Researchers at the Center for Biopharmaceuticals are combining biology and chemistry to make semi-synthetic proteins. This approach entails making only a part of the protein in bacteria or yeast, while the remaining part is created using chemical synthesis. The two sections are then 'glued together' to form the final designer protein.

Kristian Strømgaard | EurekAlert!
Further information:
http://www.ku.dk

More articles from Life Sciences:

nachricht Cancer diagnosis: no more needles?
25.05.2018 | Christian-Albrechts-Universität zu Kiel

nachricht Less is more? Gene switch for healthy aging found
25.05.2018 | Leibniz-Institut für Alternsforschung - Fritz-Lipmann-Institut e.V. (FLI)

All articles from Life Sciences >>>

The most recent press releases about innovation >>>

Die letzten 5 Focus-News des innovations-reports im Überblick:

Im Focus: Powerful IT security for the car of the future – research alliance develops new approaches

The more electronics steer, accelerate and brake cars, the more important it is to protect them against cyber-attacks. That is why 15 partners from industry and academia will work together over the next three years on new approaches to IT security in self-driving cars. The joint project goes by the name Security For Connected, Autonomous Cars (SecForCARs) and has funding of €7.2 million from the German Federal Ministry of Education and Research. Infineon is leading the project.

Vehicles already offer diverse communication interfaces and more and more automated functions, such as distance and lane-keeping assist systems. At the same...

Im Focus: Molecular switch will facilitate the development of pioneering electro-optical devices

A research team led by physicists at the Technical University of Munich (TUM) has developed molecular nanoswitches that can be toggled between two structurally different states using an applied voltage. They can serve as the basis for a pioneering class of devices that could replace silicon-based components with organic molecules.

The development of new electronic technologies drives the incessant reduction of functional component sizes. In the context of an international collaborative...

Im Focus: LZH showcases laser material processing of tomorrow at the LASYS 2018

At the LASYS 2018, from June 5th to 7th, the Laser Zentrum Hannover e.V. (LZH) will be showcasing processes for the laser material processing of tomorrow in hall 4 at stand 4E75. With blown bomb shells the LZH will present first results of a research project on civil security.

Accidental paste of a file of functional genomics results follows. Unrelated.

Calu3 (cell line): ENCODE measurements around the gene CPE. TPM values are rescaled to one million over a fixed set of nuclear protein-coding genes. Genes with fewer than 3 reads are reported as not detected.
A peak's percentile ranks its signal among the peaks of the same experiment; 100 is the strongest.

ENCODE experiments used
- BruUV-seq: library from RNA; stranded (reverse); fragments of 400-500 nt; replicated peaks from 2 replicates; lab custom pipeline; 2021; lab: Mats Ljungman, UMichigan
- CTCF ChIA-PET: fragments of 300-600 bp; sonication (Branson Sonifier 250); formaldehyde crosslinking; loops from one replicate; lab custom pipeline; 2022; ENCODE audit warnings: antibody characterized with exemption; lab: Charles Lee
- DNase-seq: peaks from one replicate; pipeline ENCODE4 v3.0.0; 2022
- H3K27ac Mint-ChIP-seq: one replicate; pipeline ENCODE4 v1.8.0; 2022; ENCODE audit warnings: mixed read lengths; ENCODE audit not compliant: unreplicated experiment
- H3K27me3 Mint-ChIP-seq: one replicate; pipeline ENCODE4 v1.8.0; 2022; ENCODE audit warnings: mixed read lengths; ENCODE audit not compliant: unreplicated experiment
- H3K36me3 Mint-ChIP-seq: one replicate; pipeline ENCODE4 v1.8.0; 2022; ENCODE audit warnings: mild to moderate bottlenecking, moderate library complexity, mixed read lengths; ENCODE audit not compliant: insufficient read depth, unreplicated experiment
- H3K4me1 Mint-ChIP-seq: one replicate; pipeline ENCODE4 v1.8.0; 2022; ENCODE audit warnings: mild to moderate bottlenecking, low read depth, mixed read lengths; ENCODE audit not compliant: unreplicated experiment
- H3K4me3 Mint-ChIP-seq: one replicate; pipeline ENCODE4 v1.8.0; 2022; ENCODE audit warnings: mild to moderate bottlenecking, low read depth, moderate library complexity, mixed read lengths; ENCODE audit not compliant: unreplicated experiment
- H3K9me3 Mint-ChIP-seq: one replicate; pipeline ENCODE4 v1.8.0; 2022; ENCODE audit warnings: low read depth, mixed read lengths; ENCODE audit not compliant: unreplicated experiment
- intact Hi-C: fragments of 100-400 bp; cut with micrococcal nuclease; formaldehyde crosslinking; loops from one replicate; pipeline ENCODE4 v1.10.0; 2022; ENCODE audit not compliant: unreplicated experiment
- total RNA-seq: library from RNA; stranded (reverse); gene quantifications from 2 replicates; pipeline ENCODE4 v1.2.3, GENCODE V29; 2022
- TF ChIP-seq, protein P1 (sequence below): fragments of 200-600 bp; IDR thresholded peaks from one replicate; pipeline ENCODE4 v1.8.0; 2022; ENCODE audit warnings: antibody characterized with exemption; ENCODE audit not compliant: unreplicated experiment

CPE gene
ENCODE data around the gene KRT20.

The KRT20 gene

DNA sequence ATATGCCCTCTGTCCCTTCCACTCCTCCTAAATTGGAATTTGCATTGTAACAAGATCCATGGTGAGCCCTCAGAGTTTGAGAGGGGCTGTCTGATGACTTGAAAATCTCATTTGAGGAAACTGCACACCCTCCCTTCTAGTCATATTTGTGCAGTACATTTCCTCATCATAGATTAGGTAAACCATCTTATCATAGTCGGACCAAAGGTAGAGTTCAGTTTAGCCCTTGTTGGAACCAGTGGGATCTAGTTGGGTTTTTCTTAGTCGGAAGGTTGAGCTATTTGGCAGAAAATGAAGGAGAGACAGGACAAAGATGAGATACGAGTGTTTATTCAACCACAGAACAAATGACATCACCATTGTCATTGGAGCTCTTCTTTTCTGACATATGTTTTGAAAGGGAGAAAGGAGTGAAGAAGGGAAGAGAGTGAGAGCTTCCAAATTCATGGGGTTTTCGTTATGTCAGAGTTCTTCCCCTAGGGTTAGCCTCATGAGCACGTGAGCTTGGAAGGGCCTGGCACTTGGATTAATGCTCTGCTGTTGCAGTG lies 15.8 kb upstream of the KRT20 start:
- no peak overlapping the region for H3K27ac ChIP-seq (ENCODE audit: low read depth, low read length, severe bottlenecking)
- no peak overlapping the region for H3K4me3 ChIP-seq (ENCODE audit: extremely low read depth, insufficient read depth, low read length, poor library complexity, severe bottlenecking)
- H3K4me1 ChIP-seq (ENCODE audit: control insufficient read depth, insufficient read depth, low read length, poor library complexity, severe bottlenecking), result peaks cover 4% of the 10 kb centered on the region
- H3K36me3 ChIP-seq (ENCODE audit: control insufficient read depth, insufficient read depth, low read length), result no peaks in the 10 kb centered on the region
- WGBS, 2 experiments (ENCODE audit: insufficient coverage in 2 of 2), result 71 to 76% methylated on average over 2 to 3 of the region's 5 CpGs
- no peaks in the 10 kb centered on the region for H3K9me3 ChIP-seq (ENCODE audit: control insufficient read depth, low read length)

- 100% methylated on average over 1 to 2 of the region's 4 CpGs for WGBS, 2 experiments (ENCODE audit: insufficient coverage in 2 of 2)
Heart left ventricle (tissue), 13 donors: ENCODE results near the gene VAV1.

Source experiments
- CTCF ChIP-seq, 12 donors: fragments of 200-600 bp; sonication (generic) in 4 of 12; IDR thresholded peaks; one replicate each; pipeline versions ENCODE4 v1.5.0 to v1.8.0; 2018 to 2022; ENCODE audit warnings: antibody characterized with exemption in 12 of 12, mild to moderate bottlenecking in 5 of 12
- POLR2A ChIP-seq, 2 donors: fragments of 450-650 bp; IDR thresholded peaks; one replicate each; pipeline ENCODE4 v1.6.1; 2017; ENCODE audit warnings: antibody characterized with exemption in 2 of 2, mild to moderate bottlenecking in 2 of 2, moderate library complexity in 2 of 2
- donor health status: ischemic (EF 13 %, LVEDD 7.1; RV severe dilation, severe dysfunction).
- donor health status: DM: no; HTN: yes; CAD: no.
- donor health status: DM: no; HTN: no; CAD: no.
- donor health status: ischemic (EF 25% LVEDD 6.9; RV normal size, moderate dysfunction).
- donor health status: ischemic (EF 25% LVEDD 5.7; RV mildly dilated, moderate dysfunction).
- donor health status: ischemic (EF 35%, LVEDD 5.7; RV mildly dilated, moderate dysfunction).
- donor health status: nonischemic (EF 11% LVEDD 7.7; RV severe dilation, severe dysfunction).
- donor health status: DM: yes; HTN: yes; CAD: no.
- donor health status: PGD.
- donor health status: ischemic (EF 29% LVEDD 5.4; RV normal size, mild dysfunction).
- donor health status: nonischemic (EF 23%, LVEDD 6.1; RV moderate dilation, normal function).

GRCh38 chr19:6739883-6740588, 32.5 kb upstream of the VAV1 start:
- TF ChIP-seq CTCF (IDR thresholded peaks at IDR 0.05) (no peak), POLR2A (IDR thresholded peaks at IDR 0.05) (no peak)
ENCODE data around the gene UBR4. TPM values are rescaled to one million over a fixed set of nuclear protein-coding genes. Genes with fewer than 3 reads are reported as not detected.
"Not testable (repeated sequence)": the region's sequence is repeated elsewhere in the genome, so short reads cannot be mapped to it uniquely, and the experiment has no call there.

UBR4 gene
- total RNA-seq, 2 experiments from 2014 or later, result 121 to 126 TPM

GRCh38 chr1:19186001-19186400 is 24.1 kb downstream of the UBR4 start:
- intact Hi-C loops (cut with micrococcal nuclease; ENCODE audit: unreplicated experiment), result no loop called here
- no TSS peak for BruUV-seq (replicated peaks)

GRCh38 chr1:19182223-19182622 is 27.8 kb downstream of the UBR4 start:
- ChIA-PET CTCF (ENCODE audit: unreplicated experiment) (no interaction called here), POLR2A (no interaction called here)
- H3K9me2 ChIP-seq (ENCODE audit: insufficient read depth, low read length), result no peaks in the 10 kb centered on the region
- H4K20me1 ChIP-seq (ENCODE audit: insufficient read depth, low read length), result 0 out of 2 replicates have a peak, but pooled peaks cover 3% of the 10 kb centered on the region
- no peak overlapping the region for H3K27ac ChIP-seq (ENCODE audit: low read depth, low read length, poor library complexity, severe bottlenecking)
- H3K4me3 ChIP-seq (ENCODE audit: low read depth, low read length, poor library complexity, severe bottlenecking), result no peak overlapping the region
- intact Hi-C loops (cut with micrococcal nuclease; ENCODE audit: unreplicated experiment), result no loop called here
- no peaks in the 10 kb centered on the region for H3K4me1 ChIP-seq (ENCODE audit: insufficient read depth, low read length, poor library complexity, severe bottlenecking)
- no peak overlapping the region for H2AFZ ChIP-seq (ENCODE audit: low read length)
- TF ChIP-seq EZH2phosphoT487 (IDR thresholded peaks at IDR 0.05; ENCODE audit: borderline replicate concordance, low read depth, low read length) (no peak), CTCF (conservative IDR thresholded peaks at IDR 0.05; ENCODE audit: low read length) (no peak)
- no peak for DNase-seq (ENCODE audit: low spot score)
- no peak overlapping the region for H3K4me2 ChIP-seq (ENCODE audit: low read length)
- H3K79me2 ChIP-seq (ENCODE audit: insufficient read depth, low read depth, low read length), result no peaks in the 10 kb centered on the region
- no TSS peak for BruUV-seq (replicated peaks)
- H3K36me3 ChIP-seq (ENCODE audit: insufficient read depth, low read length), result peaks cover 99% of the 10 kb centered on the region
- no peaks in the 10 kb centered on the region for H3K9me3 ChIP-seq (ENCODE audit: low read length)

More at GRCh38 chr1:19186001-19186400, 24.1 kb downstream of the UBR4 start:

At this year's LASYS, the LZH will exhibit light-based processes such as cutting, welding, ablation and structuring as well as additive manufacturing for...

Im Focus: Self-illuminating pixels for a new display generation

There are videos on the internet that can make one marvel at technology. For example, a smartphone is casually bent around the arm or a thin-film display is rolled in all directions and with almost every diameter. From the user's point of view, this looks fantastic. From a professional point of view, however, the question arises: Is that already possible?

At Display Week 2018, scientists from the Fraunhofer Institute for Applied Polymer Research IAP will be demonstrating today’s technological possibilities and...

Im Focus: Explanation for puzzling quantum oscillations has been found

So-called quantum many-body scars allow quantum systems to stay out of equilibrium much longer, explaining experiment | Study published in Nature Physics

Recently, researchers from Harvard and MIT succeeded in trapping a record 53 atoms and individually controlling their quantum state, realizing what is called a...

All Focus news of the innovation-report >>>

Anzeige

Anzeige

VideoLinks
Industry & Economy
Event News

In focus: Climate adapted plants

25.05.2018 | Event News

Save the date: Forum European Neuroscience – 07-11 July 2018 in Berlin, Germany

02.05.2018 | Event News

Invitation to the upcoming "Current Topics in Bioinformatics: Big Data in Genomics and Medicine"

13.04.2018 | Event News

 
Latest News

In focus: Climate adapted plants

25.05.2018 | Event News

Flow probes from the 3D printer

25.05.2018 | Machine Engineering

Less is more? Gene switch for healthy aging found

25.05.2018 | Life Sciences

VideoLinks
Science & Research
Overview of more VideoLinks >>>